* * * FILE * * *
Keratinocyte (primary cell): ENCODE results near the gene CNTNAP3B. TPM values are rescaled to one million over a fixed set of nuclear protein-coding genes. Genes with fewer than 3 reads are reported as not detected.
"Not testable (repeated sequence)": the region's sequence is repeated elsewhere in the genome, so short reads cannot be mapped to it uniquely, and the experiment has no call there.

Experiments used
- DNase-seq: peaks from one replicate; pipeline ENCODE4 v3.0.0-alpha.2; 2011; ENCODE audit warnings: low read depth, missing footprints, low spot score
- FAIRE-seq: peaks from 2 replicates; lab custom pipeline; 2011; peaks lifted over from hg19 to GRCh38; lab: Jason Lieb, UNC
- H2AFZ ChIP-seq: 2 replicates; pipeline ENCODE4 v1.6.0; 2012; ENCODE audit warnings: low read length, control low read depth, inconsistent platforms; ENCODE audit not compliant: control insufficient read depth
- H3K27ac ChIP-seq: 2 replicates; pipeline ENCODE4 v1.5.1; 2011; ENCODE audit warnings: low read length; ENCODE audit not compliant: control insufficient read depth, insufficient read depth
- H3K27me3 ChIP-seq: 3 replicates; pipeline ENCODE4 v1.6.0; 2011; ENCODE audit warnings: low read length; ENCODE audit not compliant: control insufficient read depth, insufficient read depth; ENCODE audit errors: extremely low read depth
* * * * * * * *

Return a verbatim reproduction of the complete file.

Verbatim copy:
Keratinocyte (primary cell): ENCODE results near the gene CNTNAP3B. TPM values are rescaled to one million over a fixed set of nuclear protein-coding genes. Genes with fewer than 3 reads are reported as not detected.
"Not testable (repeated sequence)": the region's sequence is repeated elsewhere in the genome, so short reads cannot be mapped to it uniquely, and the experiment has no call there.

Experiments used
- DNase-seq: peaks from one replicate; pipeline ENCODE4 v3.0.0-alpha.2; 2011; ENCODE audit warnings: low read depth, missing footprints, low spot score
- FAIRE-seq: peaks from 2 replicates; lab custom pipeline; 2011; peaks lifted over from hg19 to GRCh38; lab: Jason Lieb, UNC
- H2AFZ ChIP-seq: 2 replicates; pipeline ENCODE4 v1.6.0; 2012; ENCODE audit warnings: low read length, control low read depth, inconsistent platforms; ENCODE audit not compliant: control insufficient read depth
- H3K27ac ChIP-seq: 2 replicates; pipeline ENCODE4 v1.5.1; 2011; ENCODE audit warnings: low read length; ENCODE audit not compliant: control insufficient read depth, insufficient read depth
- H3K27me3 ChIP-seq: 3 replicates; pipeline ENCODE4 v1.6.0; 2011; ENCODE audit warnings: low read length; ENCODE audit not compliant: control insufficient read depth, insufficient read depth; ENCODE audit errors: extremely low read depth